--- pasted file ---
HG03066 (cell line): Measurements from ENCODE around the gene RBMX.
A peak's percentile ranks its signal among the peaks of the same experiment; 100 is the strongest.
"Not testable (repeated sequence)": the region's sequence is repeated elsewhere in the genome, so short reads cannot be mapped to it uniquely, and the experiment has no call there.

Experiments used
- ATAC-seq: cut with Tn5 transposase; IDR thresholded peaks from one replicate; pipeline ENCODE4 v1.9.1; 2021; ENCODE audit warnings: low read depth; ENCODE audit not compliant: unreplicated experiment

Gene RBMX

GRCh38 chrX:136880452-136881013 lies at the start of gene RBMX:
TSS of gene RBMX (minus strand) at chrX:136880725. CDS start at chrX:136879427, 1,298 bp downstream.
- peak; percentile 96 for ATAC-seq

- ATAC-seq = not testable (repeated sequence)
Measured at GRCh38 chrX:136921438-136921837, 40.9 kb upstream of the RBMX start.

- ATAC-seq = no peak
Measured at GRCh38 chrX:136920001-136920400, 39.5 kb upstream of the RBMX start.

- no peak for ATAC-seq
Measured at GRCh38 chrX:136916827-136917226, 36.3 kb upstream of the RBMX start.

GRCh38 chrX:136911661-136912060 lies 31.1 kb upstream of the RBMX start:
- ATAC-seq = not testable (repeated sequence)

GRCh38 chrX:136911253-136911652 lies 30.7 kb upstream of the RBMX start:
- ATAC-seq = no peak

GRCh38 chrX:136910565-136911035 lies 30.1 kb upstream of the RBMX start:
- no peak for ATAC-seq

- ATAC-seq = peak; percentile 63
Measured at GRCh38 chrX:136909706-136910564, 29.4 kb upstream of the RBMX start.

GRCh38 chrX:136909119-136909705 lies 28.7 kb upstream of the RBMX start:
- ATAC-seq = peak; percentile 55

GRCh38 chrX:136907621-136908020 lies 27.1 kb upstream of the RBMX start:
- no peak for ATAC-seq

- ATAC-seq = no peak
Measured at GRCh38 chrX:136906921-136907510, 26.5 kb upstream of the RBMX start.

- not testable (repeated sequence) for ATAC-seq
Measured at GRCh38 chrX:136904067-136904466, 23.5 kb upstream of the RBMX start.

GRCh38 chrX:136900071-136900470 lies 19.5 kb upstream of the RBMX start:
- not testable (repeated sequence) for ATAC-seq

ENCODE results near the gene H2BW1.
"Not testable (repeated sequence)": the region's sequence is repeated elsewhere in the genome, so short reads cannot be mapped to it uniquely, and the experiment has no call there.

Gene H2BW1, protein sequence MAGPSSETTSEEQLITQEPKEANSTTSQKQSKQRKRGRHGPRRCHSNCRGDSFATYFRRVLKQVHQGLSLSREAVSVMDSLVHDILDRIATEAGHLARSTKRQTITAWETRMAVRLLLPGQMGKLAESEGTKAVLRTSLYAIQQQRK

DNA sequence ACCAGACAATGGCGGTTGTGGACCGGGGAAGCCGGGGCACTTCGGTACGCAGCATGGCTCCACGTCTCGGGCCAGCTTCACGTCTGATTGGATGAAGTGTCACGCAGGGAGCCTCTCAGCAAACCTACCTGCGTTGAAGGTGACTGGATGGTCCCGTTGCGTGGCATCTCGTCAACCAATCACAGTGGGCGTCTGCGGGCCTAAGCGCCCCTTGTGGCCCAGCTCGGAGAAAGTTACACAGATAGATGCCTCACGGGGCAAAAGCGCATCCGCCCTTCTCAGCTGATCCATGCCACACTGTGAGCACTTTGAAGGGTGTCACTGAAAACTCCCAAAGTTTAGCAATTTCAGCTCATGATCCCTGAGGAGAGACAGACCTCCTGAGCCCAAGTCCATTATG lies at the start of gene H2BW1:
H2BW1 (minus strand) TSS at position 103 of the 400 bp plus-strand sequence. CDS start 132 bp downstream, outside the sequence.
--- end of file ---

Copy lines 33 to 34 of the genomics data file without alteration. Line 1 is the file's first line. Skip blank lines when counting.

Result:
- not testable (repeated sequence) for ATAC-seq

ENCODE results near the gene H2BW1.